Everton fans will remember Tim Howard as a good, not great, keeper
After more than a decade away, the much-discussed Major League Soccer return is now a reality for Tim Howard as the 37-year-old prepares to join the Colorado Rapids this summer. Without a first-team appearance in two months, this homecoming suits all parties and offers Howard increased first-team football and a chance to be nearer his family.
For Everton supporters, news of Howard's departure broke at the end of another weekend spoiled by home defeat. Given mounting fan frustration at consecutive seasons of underachievement, you could forgive supporters greeting the story with a flippant response. In all fairness, Howard's performances across the last two seasons almost encouraged a "thank goodness" reaction to this story.
Howard peaked at the 2014 World Cup against Belgium, when his heroic 15-save display set a new competition record. Club form has rarely come close to those levels since, with away draws at Tottenham and Manchester City acting as rare recent reminders of the quality that used to surface more often.
Even at the top of his game, Howard remained able to undo previous good work in an instant. While many reasons are put forward for the 2009 FA Cup final defeat to Chelsea, there are still those who feel aggrieved at the ease with which a speculative Frank Lampard effort decided the match.
This nagging trend, among other things, is why Howard falls short of the Everton goalkeeping greats. Comparisons to Neville Southall do neither player any favours, while Nigel Martyn has a strong case for the club's best in the modern era.
Never the most physically imposing, Howard struggled to exert the authority expected at this level. At its worst, failure to command the penalty area became a reluctance to venture beyond the goal line. This longstanding issue reached a tipping point earlier this season when supporters ironically cheered a routine catch.
Howard's subsequent sarcastic applause underlined a deteriorating relationship with fans tired of his increasing errors. Blame soon shifted to manager Roberto Martinez, though. Howard was struggling; he was no longer a reliable presence and needed time out of the team.
Instead, Martinez began to stretch credibility as he stubbornly refused to replace his trusted last line of defence. This refusal merely accelerated Howard's decline and heightened a tense Goodison atmosphere.
But while the ending is a messy situation seemingly more appropriate for the playground than the football pitch, this petulance (from all sides) was not always the norm, and an untidy last hurrah should not detract from a goalkeeper who holds the club records for Premier League appearances (352) and clean sheets (115).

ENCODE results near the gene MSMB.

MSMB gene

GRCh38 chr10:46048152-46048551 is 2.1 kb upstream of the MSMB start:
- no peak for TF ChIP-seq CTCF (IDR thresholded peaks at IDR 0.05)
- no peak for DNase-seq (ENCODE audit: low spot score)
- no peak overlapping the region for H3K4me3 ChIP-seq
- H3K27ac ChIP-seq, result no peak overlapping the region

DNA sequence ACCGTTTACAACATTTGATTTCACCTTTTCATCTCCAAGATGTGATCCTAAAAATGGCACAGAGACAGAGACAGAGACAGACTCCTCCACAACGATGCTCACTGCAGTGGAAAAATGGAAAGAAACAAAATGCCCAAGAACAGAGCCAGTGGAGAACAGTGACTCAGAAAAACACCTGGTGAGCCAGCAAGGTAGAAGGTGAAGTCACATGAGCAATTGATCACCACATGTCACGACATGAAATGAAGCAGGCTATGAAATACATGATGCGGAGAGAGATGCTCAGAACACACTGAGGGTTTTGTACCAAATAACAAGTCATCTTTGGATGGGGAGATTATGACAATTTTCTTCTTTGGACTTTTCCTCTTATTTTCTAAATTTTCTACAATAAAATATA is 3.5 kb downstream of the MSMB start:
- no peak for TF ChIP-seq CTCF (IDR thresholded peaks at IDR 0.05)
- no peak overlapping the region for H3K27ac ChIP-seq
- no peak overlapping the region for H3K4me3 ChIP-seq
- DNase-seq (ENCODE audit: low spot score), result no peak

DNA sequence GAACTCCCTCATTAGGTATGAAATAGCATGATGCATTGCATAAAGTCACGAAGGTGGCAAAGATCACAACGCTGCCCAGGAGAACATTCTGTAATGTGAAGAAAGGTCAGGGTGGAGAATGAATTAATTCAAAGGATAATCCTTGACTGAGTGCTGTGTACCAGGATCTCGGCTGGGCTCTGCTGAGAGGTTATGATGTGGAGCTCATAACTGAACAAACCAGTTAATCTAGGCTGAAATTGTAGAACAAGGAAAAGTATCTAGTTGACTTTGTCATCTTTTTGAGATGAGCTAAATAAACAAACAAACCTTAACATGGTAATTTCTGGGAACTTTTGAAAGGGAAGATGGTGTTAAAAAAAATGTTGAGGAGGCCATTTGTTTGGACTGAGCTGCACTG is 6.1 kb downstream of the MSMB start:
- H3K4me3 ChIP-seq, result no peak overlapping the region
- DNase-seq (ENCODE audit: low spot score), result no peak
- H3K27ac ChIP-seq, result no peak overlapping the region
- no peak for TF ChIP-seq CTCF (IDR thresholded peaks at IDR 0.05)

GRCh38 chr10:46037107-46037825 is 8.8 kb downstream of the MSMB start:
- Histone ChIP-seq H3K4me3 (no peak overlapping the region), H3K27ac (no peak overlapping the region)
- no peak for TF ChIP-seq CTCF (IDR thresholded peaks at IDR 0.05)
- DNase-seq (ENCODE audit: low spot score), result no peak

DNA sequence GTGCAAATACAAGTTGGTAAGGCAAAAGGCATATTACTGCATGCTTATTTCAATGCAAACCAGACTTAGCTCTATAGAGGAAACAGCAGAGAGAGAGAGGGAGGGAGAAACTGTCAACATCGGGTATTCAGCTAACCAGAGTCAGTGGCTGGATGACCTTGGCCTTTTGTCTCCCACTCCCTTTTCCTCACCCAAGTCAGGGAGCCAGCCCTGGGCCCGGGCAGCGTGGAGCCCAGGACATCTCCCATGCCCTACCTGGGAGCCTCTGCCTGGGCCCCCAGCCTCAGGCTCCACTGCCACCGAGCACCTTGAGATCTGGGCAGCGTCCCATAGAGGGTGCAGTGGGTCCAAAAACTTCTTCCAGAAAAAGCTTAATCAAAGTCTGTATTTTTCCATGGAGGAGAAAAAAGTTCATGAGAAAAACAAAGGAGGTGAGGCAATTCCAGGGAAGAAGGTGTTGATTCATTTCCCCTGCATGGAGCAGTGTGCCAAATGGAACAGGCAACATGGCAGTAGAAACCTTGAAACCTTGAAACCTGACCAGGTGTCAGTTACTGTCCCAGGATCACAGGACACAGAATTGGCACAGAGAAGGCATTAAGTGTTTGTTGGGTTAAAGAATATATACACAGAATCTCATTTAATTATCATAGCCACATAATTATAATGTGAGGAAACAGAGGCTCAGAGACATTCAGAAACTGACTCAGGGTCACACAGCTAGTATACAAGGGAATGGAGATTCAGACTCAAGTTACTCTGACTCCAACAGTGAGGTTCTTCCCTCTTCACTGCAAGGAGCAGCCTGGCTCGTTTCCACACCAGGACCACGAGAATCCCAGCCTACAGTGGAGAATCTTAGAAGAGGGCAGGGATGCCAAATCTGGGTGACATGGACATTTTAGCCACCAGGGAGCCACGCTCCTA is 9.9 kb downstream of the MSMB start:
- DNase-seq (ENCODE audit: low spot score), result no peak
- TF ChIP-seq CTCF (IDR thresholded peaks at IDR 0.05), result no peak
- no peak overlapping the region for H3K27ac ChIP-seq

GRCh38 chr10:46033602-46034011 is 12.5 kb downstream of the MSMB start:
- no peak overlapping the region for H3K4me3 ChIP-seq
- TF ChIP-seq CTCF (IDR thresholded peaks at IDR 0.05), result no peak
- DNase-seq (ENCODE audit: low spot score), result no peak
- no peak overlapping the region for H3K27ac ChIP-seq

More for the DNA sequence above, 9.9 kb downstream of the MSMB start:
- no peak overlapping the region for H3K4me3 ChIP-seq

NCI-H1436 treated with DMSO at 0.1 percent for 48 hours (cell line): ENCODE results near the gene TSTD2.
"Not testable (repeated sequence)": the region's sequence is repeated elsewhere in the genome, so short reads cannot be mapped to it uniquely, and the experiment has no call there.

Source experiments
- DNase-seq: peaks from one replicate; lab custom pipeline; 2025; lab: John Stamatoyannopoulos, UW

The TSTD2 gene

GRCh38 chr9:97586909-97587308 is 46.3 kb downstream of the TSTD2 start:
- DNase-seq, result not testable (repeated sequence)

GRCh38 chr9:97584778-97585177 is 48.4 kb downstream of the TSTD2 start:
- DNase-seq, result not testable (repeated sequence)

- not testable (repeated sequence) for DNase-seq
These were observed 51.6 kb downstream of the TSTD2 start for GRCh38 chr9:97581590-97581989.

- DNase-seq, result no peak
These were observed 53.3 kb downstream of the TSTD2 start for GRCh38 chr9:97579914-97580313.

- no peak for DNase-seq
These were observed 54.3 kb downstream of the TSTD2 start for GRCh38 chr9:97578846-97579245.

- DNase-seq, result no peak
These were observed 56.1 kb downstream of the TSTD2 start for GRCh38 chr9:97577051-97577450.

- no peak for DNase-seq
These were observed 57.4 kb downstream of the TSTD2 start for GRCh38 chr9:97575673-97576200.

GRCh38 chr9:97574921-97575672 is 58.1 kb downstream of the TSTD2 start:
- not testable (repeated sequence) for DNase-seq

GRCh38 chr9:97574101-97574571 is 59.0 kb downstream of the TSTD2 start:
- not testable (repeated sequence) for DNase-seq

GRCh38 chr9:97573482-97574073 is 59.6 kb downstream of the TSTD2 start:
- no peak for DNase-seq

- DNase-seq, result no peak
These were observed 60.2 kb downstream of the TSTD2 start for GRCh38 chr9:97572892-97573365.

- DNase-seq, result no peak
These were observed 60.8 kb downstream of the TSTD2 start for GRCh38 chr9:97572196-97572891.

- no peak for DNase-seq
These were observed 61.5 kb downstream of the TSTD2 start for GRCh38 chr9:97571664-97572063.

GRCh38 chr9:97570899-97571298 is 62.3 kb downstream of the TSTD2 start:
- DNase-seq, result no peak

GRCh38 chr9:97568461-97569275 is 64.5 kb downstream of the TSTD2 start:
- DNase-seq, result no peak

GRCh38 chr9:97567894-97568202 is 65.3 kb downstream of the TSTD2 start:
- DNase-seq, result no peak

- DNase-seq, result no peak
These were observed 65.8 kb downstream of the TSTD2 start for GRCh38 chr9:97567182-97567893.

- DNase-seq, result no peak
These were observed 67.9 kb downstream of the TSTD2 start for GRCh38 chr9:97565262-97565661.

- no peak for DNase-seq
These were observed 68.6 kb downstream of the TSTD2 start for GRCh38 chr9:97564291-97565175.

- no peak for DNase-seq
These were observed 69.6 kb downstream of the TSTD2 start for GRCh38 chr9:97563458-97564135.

There was even a goal to celebrate along the way, when Howard embarrassed Adam Bogdan with a wind-assisted clearance in a 2-1 home defeat to Bolton in 2012.
Howard joined on a season-long loan in 2006-07 after three mixed years at Old Trafford. The then-Everton manager David Moyes saw enough promise and gambled on the Manchester United goalkeeper finding greater consistency at Goodison. The loan becoming a permanent deal midway through the same season suggested Moyes had his answer.
Howard produced his best (or at least his most dependable form) for 2008-09, when the Blues finished fifth and reached a first FA Cup final in 14 years. An excellent campaign led to a new club record for most Premier League clean sheets in a season (17), with 20 shutouts in 48 matches in all competitions highlighting the kind of defensive qualities this current side so desperately require.
Quick reflexes and strong shot-stopping ability were the prominent traits when Howard was on top form.
Appearance figures reflect the near ever-present status enjoyed throughout most of this 10-year spell. Starting with his Everton debut in August 2006, Howard missed only four of the next 255 league games en route to a club record 210 successive Premier League appearances.
Howard ranks 13th on appearances in all competitions (412) and is the only Everton goalkeeper to post 100 or more Premier League clean sheets (115). A further 17 clean sheets in all competitions puts Howard (132) in third place behind club legends Gordon West (155) and Southall (269) on the all-time list.
Howard won silverware at United, but his time at Everton characterises his 13 years in the Premier League. It is somewhat fitting, then, that arguably his defining moment in English football involved the two clubs he graced in his time here.
Everton beat United at Wembley in the 2009 FA Cup semifinal, winning 4-2 on penalties. Howard saved the first two penalties, and when centre-back Phil Jagielka scored the decisive spot kick, teammates rushed to mob their goalkeeper.
As the Z-Cars theme blasted from the Wembley speakers, Howard turned toward the Everton supporters and raised both arms aloft in victory. In an instant, his emotions got the better of him and the bottom lip began to quiver.
For those unsure how to recall his decade at Goodison, that is as good a moment as any: a good goalkeeper who seemed to cherish the club the same way supporters do.